You’re 18. It’s time to vote

When voting in class on any topic that arises, we always have the choice to abstain from voting. It’s our right to opt out of sharing our opinion. With that being said, an inclusive decision-making process gives students a platform to express their ideas without fear of being judged. However, this opportunity for students to share their opinion is optional as well, just like voting, abstaining is a legal right and doesn’t necessarily make it morally right.

From freshman year to about halfway through senior year, most students are still minors who aren’t given the right to vote in government elections yet. Due to this, I’m always excited by in-class ‘elections’ or polls in which I can express my opinion. Additionally, because I’m not someone who is eager to jump up and declare what I want, anonymous, heads-down voting gives me an opportunity to share my thoughts with the class without openly declaring my opinion.

Similar to the classroom, one doesn’t need to put themselves on the line in real life in order to vote. Just as in-class voting is anonymous, so is voting for your local mayor or the President of the United States. There should be no pressure to advertise your political opinion with lawn signs, bumper stickers, t-shirts or caps. But despite this, teenagers could feel inclined to vote a certain way or to conform to the majority of their peer’s political opinions. In a recent bark survey, 28% of students self-reported they do not feel safe expressing their political opinion on campus. This may cause them not just to change their minds, but to stay away from the polls all together. At 16, I still have two more years until I can go punch a hole for who I want to be my president, a figure who has major control over my future. If I had been able, I would have voted in the 2016 presidential election, especially because the nominees were so drastically different. These polarizing candidates divided the American people before the campaign even began. We can attempt to avoid the effects of this divide by participating in future elections. Voting helps bring us together as one. Even if our opinions differ, by voting, we are still staying unified as one country that will fight for what we believe in, whatever that may be.

Furthermore, seniors have to take US Government to graduate, so 12th grade is a time when politics are at the forefront of students’ thoughts. This is knowledge that we may have a hard time recalling later in life. The more we know, the better we can make educated and thoughtful decisions that lead to a thoughtful and educated vote.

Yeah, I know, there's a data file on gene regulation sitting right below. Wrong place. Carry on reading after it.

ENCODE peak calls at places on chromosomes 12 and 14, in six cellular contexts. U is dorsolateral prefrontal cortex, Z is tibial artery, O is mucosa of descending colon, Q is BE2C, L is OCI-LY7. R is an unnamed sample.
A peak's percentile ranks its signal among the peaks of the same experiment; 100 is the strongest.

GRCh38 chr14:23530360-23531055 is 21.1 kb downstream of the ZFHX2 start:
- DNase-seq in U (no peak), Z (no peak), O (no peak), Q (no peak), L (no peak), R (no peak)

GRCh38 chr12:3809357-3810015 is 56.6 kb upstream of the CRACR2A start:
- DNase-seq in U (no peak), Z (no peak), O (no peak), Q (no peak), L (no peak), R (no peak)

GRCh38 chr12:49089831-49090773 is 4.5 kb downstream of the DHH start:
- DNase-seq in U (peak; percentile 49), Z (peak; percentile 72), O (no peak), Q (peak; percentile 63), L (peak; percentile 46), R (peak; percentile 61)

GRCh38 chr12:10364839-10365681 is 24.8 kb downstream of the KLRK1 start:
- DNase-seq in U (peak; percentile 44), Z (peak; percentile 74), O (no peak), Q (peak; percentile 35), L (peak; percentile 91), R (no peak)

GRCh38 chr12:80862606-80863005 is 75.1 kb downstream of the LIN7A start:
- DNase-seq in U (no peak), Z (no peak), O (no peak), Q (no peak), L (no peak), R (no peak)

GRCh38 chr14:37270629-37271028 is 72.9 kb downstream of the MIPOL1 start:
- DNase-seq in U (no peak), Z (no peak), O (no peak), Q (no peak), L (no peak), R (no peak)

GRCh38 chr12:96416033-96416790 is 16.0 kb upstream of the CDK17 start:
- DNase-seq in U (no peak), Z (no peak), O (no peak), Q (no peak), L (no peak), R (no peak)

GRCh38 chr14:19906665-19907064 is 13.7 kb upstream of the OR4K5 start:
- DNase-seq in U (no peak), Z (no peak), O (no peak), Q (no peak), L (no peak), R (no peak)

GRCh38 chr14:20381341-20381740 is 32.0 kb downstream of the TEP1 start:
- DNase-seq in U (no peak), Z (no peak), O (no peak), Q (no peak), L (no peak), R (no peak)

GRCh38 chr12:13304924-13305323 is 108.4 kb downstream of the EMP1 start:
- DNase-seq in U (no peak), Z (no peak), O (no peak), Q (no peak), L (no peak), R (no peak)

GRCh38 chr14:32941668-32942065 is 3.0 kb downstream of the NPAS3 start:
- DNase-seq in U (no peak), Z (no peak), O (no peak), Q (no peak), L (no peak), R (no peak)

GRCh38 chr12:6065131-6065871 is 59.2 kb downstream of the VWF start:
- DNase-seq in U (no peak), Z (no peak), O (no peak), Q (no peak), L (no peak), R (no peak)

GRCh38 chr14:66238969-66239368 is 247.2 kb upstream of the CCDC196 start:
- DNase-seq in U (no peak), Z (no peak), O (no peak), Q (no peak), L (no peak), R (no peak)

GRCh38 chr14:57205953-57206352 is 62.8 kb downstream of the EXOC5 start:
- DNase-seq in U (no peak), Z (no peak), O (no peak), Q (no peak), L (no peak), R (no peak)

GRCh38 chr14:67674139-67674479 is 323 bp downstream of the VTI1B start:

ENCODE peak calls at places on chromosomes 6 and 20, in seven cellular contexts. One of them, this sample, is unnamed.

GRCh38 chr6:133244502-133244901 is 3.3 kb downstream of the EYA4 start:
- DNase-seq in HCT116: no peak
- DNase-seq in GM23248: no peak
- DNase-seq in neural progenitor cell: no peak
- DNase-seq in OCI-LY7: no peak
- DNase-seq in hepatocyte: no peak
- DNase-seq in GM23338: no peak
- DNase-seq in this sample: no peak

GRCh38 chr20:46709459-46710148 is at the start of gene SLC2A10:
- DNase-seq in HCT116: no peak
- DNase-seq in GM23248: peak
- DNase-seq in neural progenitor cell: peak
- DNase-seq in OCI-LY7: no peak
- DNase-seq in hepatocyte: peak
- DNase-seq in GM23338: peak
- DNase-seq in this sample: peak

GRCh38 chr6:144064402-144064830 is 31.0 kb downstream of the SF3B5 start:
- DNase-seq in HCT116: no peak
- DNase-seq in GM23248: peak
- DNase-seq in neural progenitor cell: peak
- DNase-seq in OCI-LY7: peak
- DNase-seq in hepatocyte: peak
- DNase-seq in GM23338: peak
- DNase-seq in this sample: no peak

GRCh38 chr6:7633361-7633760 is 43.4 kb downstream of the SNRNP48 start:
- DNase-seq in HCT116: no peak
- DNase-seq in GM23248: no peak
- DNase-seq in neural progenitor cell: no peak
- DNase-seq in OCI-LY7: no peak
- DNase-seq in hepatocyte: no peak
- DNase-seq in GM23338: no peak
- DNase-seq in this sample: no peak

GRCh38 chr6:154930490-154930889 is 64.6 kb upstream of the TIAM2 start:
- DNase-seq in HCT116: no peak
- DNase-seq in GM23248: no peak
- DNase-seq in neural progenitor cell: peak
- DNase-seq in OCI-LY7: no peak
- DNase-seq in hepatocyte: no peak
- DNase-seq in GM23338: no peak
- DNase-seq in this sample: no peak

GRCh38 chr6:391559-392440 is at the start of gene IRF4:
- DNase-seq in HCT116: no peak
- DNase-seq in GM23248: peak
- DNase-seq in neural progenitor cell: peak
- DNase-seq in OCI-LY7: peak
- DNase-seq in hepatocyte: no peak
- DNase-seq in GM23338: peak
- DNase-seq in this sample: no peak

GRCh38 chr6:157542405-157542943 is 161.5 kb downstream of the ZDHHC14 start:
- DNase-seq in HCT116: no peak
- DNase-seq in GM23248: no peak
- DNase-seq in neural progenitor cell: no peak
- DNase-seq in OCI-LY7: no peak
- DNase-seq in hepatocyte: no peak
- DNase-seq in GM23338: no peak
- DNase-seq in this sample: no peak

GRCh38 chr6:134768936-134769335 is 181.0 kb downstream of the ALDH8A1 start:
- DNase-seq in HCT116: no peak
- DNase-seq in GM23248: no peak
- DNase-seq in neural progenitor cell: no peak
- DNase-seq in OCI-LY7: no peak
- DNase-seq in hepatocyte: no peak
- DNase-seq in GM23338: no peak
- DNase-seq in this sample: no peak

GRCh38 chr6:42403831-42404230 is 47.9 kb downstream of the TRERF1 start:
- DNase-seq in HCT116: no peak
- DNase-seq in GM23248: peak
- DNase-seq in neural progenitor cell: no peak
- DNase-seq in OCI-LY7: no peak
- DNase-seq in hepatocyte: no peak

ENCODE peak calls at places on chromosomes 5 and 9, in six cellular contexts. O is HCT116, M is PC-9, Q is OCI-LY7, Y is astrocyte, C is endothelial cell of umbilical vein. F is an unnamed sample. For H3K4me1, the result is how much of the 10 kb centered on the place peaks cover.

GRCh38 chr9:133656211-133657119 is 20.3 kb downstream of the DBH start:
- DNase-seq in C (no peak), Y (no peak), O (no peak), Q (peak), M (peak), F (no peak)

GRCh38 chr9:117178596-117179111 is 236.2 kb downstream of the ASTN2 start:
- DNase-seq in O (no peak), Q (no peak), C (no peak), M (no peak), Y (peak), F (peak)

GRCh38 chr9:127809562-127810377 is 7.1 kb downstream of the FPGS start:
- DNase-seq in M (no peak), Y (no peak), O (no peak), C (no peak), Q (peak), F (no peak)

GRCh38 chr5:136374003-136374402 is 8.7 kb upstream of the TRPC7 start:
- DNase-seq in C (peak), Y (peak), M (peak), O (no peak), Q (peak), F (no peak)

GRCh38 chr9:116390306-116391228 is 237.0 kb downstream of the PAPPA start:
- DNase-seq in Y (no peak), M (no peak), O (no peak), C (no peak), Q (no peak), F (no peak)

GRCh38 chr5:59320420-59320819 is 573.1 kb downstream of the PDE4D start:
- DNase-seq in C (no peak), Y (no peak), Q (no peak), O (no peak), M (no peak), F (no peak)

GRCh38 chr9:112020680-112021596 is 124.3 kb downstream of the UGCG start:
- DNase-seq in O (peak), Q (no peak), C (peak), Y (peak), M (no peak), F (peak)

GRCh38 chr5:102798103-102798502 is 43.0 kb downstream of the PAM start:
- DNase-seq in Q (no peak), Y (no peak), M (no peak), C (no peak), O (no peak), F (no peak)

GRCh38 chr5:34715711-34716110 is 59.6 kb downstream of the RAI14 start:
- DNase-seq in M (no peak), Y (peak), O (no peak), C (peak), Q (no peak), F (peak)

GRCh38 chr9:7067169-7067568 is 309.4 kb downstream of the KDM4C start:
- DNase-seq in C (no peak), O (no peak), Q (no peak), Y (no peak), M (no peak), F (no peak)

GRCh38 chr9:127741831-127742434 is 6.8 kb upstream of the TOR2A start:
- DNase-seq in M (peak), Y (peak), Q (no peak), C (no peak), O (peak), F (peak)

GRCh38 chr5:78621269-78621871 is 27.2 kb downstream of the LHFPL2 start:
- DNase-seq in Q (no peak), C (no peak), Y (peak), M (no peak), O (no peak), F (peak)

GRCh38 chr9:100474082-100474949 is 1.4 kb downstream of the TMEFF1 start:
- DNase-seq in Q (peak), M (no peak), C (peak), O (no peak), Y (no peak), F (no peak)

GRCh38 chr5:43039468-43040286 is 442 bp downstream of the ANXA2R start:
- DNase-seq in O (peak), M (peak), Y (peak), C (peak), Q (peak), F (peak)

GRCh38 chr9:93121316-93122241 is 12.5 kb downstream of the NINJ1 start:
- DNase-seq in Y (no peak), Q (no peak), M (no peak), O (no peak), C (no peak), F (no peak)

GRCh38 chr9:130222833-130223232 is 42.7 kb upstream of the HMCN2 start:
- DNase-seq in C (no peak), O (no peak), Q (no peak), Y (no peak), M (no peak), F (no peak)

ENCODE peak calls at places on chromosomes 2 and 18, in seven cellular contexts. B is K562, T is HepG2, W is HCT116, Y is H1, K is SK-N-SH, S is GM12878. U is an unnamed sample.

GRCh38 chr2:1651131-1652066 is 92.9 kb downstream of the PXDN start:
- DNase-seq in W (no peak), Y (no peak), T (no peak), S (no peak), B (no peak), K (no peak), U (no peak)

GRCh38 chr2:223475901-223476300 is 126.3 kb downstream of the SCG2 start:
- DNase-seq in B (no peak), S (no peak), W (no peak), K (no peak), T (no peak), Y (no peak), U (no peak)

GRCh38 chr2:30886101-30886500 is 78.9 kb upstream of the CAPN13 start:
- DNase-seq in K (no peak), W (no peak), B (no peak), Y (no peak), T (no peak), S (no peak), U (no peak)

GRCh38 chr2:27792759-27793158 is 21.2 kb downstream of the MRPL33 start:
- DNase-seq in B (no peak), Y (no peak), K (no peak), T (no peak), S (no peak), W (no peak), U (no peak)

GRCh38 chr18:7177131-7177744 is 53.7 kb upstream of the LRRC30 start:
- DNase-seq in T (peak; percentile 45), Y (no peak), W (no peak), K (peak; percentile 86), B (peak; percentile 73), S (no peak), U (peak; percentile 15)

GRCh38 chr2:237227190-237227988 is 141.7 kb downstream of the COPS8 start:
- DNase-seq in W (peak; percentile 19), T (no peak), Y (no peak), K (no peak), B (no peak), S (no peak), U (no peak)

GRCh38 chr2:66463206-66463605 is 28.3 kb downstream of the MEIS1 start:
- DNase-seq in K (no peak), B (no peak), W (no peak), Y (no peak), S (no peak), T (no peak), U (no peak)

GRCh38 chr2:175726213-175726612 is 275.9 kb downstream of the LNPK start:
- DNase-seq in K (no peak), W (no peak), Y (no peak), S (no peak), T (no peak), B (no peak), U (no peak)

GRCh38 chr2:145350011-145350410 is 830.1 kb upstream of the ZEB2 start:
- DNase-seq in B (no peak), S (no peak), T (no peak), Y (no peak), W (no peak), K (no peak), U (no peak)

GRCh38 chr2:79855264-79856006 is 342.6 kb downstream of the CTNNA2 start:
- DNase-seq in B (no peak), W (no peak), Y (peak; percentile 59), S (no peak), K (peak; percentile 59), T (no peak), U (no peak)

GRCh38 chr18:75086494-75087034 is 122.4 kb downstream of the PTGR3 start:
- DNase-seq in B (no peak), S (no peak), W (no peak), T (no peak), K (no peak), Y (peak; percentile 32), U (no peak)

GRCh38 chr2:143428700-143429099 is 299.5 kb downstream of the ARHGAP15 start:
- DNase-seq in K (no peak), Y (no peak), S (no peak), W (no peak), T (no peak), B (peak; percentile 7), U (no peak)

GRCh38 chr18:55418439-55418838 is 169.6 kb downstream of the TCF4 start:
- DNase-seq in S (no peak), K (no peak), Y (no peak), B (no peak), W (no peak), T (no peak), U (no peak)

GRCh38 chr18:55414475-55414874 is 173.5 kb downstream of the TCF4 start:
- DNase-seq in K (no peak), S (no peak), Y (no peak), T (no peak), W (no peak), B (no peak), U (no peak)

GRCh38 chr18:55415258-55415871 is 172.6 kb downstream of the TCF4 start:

I do not believe in the philosophy of “I didn’t go vote because it doesn’t make a difference.” In reality, this philosophy can determine the outcome of an election. If enough people think this way, it adds up. According to a study done by the Center for American Progress of the millennial generation’s (18-29 year olds) 64 million eligible voters, only 26 percent actually voted in the 2012 election. The majority (76 percent) of this generation decided, for one reason or another, that voting wasn’t worth the effort.

That 76 percent of our generation—the children of our future—don’t care enough about a future that is ours. Knowing that it is our generation who is greatly affected by the elections happening now, why are we leaving it up to generations before us to make our decisions? What makes it okay to leave our own decision making and responsibility as young voters up to baby boomers and older generations? Shouldn’t we be responsible for our own actions?

In the future, we will face adversity, as each generation has. Don’t you want to be able to say that you did all that you could to help our government, and weren’t a bystander to our country’s future hardships? The millennial voting base increased during the 2016 election, when about half of the millennial population participated, according to a study by the Center for Information and Research on Civic Learning and Engagement. While this is an improvement from the 2012 26 percent millennial voter turnout, it is still far lower than the general voter turnout of about 58 percent recorded from both 2012 and 2016.

Even if one can’t get to the ballots on a certain Tuesday, there are absentee ballots and the ability to vote through mail. While the government tries to accommodate all the different obstacles that people may face in their efforts to vote, some casually disregard it as though it’s not the future of our country.

Almost any justification for not voting can be rebutted and found to be unworthy. Whether someone leaves not voting up to laziness or to ignorance, all I hear are excuses, excuses.

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